On Monday, some of our fellows convened on Zoom to mull over the implications of thinking about “civilizations” and our emerging global order.
The ideal of civilizational states as replacing the nation state system introduced in Europe as a way of ending the wars of religion between Catholics and Protestants is quite current in Russia and China.
The February 4, 2022 pact between Vladimir Putin and Xi Jinping contains the following paragraph:
The sides note that Russia and China as world powers with rich cultural and historical heritage have long-standing traditions of democracy, which rely on thousand-years of experience of development, broad popular support and consideration of the needs and interests of citizens. Russia and China guarantee their people the right to take part through various means and in various forms in the administration of the State and public life in accordance with the law. …The sides call on the international community to respect cultural and civilizational diversity and the rights of peoples of different countries to self-determination.
The Economist has concluded that:
Not unrelatedly perhaps, on June 2nd, Mr. Xi outlined his broadest-yet claim to rule, based on China’s exceptional culture. He called China the only civilization to be uninterrupted over many millennia. As if suggesting that convergence with liberal values would betray every dynasty that preceded him, Mr. Xi declared: “The fact that Chinese civilization is highly consistent is the fundamental reason why the Chinese nation must follow its own path.” Because Chinese civilization is unusually uniform, Mr. Xi went on, different ethnic groups must be integrated and the nation unified: code for imposing Chinese culture on Tibet and other regions and for taking back Taiwan. For anyone puzzled that a once-revolutionary party now calls itself the “faithful inheritor” of “excellent traditional culture” (plus a dose of Marxism), the People’s Daily weighed in with commentaries explaining why Mr. Xi’s emphasis on cultural confidence is vital in a perilous moment when “strategic opportunities, risks and challenges co-exist.” Economic heft is not enough, the newspaper added. If China’s economy develops, but its spirit is lost, “Can the country be called strong?”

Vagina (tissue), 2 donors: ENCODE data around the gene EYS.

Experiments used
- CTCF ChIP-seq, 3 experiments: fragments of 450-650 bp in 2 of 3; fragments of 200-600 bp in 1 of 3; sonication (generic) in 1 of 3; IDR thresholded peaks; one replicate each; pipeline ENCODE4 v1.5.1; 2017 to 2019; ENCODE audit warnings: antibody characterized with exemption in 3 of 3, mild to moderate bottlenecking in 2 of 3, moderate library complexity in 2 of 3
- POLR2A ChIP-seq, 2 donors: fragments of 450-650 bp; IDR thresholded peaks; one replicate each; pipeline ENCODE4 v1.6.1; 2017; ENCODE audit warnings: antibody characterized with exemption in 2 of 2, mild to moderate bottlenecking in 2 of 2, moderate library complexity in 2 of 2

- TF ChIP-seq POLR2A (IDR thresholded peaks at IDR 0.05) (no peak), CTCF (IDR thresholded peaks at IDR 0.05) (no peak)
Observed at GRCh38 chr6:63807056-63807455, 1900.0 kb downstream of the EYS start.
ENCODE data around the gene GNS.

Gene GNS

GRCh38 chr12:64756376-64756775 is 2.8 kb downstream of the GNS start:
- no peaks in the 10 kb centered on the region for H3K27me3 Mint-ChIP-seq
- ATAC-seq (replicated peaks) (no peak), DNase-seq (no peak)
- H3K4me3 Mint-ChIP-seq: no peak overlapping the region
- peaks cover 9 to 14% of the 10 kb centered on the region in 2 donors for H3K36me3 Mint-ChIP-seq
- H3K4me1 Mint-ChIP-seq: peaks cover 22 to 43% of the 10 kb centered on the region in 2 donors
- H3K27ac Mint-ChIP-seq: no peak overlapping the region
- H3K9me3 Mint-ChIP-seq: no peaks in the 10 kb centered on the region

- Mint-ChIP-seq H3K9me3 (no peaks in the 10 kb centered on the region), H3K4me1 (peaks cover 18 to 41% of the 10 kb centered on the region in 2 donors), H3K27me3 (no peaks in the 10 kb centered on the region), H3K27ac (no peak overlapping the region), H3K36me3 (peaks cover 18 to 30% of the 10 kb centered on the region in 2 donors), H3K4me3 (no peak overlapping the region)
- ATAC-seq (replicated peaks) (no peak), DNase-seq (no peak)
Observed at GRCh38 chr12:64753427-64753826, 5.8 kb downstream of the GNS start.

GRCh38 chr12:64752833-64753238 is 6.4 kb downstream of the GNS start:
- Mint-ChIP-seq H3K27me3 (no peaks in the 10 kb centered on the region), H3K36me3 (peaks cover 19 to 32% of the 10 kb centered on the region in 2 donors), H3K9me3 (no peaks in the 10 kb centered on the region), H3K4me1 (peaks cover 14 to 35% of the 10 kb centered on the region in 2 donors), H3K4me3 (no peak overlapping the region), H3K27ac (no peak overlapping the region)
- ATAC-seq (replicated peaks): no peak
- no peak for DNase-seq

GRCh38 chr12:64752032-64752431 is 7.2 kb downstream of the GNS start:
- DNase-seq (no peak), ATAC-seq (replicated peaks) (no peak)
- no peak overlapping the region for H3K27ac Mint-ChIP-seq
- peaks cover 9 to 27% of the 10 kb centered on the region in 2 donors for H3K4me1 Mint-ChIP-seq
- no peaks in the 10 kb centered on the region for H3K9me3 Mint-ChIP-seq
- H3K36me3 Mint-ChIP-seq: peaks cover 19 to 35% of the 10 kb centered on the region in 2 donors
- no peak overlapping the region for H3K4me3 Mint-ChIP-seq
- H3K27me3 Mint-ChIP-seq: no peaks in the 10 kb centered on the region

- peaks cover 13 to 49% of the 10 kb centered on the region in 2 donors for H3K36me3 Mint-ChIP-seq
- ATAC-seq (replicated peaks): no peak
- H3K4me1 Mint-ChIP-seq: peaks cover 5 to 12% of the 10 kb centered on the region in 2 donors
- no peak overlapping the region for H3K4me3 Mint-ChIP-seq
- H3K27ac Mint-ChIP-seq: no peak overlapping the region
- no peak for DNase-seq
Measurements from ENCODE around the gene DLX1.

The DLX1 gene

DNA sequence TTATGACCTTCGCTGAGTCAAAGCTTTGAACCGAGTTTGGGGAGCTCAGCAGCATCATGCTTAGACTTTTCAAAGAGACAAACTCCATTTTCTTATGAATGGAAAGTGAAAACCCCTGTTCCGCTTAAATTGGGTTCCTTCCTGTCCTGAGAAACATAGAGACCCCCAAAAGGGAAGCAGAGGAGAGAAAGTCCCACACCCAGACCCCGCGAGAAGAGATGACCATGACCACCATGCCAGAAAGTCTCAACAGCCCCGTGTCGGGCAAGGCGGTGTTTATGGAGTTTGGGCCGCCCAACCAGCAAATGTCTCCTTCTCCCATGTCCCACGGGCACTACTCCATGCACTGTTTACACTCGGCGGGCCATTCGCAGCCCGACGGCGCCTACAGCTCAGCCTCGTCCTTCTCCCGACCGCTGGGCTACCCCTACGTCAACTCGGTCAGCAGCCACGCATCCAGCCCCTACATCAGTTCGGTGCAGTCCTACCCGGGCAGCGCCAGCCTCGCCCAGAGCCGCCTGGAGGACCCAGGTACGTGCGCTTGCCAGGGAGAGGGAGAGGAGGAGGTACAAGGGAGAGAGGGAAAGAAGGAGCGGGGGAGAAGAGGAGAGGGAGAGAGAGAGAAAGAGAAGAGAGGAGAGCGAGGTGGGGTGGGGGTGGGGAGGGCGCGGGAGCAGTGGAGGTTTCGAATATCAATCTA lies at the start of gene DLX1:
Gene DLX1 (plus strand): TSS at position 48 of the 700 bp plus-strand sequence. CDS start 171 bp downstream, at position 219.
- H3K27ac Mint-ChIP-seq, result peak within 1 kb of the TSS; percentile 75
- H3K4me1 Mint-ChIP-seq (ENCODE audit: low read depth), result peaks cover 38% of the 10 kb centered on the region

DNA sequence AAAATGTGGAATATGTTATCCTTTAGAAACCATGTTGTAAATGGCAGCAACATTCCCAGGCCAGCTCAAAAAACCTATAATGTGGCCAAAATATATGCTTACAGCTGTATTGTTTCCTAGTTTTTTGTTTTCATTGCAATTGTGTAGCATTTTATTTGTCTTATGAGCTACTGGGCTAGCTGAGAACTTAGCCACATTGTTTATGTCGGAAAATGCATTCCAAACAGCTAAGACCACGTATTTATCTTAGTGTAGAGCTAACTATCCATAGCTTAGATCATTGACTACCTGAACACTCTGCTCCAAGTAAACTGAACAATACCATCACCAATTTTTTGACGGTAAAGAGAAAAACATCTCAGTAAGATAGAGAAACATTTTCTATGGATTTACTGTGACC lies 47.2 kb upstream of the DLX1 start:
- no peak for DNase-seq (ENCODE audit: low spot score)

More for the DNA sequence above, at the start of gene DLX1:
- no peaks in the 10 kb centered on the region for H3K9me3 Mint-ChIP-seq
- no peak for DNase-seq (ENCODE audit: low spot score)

Take a step back and Mr. Xi is crafting an appeal to what might be termed civilizational legitimacy.
I attach here a summary of comments from the fellow’s meeting for your review.
It seems that the scope of problem-solving we will attempt at the Global Dialogue is indeed global and timely. I hope you can join us.
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